Every Tuesday morning, I walked over to St. Francis Seraph (SFS) to meet Phyllis and discuss that day’s schedule. Sometimes it was low-key, full of meetings with the SFS ministries, social service agencies in Over-the-Rhine with whom she partners, or the other parish nurses. Other days, we visited patients in their homes, refilled Medi-sets, provided condition-specific education, and walked with them as they maneuver their way through a very confusing health care system. Although parish nursing does not involve the most technical skills of all nursing specialties, it necessitates compassion and patience to tow the line between empowering patients to take initiative in their own health and stepping in to walk beside them to guide them in the right direction. It’s a really delicate balance that requires tolerance and incredible persistence: two things that hospital nurses, physicians, or really any other fast-paced, hectic profession often leave by the wayside. As the semester progressed, I learned to value that diligence set by Phyllis’ example. My time with her has reinforced how multidimensional a person’s health can be and how much of a difference it makes to make a commitment to be fully and genuinely present. That inclination to make someone feel like she’s being heard, like someone actually cares, and that she’s not just an economic burden on public health dollars, is what makes her role so valuable. No book, class, or lecture can teach you the worth of it until you see it for yourself.
In the face of complexities that come with being out in the field, it is your attitude that can make or break you; that conscience choice not to become defeated by mistakes, exhaustion of past efforts and obstacles ahead. It is a deliberate decision to free yourself from your unconscious inclinations: to fear, to be hands-off, and to give up. While I cannot operate under a guise of ignorance of the displacement, territorialism of long-term residents and subsequent polarization that exists in Over-the-Rhine, I must also refuse to fall victim to the uncertainty of who and what is right and just. Though what I’ve seen has challenged my ethical foundation, which has guided my decision making for so long, I cannot relinquish the responsibilities that come with the privilege of learning these things. That paralyzing uncertainty is why people don’t vote, don’t take initiative to invest in their health, in their neighbors, and in their potential. Instead of facing up to the challenge, they’re left feeling helpless in the wake of those who make decisions for them, not with them. That unchecked power perpetuates income discrepancies, bolsters the powerful, incapacitates the weak, and drives apart communities: all because of perceived, immobilizing inferiority.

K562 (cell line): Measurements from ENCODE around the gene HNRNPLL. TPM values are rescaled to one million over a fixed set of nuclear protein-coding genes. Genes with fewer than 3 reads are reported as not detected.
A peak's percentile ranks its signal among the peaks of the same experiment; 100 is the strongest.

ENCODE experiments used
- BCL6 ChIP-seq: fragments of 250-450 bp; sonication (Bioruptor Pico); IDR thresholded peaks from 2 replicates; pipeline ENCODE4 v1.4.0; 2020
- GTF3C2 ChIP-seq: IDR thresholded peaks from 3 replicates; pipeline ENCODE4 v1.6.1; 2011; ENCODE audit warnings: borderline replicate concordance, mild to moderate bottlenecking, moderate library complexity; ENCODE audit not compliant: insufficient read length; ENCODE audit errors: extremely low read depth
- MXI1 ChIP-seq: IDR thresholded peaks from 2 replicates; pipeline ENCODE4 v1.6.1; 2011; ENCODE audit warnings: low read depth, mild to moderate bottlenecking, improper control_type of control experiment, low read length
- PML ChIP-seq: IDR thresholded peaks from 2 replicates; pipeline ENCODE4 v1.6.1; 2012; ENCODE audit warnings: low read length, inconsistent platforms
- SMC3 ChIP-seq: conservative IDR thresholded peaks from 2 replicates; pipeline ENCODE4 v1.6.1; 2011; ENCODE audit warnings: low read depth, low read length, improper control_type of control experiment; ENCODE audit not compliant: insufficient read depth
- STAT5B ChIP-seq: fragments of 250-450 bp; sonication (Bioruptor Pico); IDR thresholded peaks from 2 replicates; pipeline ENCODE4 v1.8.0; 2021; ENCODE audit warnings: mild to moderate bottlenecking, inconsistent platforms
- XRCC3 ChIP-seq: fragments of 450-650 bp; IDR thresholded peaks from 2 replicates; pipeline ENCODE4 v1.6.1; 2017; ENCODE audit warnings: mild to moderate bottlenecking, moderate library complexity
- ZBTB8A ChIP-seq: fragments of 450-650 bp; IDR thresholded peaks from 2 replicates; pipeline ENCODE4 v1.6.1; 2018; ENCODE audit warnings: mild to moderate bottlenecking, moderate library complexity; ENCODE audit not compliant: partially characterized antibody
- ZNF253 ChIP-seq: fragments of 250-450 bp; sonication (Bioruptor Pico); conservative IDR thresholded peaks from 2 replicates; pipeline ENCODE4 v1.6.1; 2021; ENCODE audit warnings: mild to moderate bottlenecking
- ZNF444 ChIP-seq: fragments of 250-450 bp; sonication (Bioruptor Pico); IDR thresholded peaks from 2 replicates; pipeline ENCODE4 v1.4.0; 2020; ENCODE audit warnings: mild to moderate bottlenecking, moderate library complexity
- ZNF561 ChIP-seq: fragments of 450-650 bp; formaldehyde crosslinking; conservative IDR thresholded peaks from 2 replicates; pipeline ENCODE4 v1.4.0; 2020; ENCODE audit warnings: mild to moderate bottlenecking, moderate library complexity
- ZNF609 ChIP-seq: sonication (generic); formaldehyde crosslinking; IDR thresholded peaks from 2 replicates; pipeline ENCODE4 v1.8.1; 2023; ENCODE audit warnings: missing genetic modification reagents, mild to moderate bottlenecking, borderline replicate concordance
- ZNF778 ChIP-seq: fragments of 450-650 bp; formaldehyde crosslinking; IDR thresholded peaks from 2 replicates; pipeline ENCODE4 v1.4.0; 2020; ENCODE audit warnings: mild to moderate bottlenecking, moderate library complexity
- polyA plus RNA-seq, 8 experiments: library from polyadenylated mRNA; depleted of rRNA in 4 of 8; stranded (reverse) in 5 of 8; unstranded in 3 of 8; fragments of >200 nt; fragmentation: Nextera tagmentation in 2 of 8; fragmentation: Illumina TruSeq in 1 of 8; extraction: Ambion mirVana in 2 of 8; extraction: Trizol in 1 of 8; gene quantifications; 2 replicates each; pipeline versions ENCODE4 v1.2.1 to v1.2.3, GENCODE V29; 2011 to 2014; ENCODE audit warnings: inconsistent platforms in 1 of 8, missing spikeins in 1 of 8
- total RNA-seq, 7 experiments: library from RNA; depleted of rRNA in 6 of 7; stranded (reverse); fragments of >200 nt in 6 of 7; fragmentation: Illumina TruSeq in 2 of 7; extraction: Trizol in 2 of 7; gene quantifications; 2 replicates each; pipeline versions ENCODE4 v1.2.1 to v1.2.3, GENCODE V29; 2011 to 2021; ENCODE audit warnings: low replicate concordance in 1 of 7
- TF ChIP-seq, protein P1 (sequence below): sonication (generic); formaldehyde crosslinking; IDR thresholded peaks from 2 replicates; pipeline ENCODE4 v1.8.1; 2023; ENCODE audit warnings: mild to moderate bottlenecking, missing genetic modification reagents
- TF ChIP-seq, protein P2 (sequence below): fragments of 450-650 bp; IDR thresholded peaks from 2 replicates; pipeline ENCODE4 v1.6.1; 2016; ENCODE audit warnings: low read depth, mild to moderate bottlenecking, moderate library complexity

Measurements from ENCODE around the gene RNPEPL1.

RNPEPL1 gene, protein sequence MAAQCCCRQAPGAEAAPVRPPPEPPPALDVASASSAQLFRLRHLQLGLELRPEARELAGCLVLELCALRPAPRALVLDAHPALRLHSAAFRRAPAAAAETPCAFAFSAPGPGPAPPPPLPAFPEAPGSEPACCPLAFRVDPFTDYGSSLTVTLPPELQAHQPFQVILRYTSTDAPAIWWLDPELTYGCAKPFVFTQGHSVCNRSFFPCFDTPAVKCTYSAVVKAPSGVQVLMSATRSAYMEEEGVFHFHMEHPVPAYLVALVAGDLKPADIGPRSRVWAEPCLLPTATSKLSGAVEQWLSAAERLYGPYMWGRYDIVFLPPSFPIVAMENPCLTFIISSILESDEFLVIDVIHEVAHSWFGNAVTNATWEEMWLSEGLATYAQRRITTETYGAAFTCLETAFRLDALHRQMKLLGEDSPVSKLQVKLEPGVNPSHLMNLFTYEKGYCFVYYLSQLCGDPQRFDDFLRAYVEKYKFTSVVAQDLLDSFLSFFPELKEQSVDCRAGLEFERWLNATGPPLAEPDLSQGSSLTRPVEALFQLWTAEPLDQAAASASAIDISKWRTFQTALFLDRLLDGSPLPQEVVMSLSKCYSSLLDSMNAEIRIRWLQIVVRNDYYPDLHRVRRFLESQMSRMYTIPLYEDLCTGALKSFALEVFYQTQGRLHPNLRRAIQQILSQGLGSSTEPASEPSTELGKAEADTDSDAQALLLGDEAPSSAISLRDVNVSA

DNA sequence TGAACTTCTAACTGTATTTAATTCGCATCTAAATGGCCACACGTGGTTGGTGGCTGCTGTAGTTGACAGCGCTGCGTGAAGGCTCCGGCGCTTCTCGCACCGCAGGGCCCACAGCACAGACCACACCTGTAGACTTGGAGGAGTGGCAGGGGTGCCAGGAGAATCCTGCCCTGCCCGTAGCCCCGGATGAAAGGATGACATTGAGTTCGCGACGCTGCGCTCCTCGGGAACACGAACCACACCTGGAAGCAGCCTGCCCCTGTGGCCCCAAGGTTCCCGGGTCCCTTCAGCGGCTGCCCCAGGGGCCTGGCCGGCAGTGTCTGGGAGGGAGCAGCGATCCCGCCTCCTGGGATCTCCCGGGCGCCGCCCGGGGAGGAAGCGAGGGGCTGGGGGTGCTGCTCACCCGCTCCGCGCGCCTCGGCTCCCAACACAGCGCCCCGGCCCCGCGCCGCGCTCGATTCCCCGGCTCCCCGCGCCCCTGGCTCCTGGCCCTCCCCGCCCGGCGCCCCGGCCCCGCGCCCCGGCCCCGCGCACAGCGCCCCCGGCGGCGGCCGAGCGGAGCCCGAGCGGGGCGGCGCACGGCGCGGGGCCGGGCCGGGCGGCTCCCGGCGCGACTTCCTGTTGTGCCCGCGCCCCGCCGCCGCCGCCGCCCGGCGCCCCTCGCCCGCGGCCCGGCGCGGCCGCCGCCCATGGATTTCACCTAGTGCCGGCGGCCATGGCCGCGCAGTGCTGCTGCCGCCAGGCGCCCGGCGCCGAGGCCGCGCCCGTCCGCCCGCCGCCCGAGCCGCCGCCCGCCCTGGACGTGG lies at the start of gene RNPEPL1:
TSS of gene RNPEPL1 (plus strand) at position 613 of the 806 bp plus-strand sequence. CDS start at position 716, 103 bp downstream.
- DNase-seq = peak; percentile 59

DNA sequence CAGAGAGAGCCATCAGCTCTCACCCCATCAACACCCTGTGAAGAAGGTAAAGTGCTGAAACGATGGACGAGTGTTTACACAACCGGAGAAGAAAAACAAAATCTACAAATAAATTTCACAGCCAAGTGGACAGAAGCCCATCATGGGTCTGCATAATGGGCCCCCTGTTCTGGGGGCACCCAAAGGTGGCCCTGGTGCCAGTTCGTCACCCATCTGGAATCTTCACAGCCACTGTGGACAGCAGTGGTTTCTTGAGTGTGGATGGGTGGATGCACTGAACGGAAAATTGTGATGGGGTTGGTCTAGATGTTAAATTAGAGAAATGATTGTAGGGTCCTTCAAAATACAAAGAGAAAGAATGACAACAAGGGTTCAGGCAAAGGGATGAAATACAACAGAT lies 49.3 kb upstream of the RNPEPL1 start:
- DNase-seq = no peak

Although the social-political sphere is far too esoteric its own good, we cannot dismiss the perspectives of how its decisions affect each individual in the community, regardless of how physically or fiscally involved each person may be. The businesswoman and disabled veteran on Vine Street are fully capable of identifying what they need from their community; they just might not know that they’re valuable enough to advocate for these things. The process of getting people involved requires that same kind of discipline that Phyllis uses with her patients. A community needs to get out of its default, careless setting to open its eyes to the reality of its neighbors, no matter how much or how little they have been pushed around or made to feel invisible. It is that intentional choice to show your neighbor that he’s worth it and that his opinions matter that makes the difference. I don’t mean to say this is a sovereign remedy to solve animosity in Over-the-Rhine or any community anywhere, but we have to start somewhere. The way Phyllis approaches her work has been an inspirational, and it’s helped me wade through the questions, remind me of the power of consciousness, and remember what it’s like for someone to reach out and help you see that you’re worth it. It’s a matter of mindfulness, being intentional, it’s putting in effort despite of it all, and it’s why I want to be a nurse.
Grace Gucciardi is a graduating nursing student who thoughtful nature blesses those around her. She has intensely wrestled with these issues while at Xavier in a way that has called those around her to more deeply consider what they do as well. She calls us to be our best selves as a community.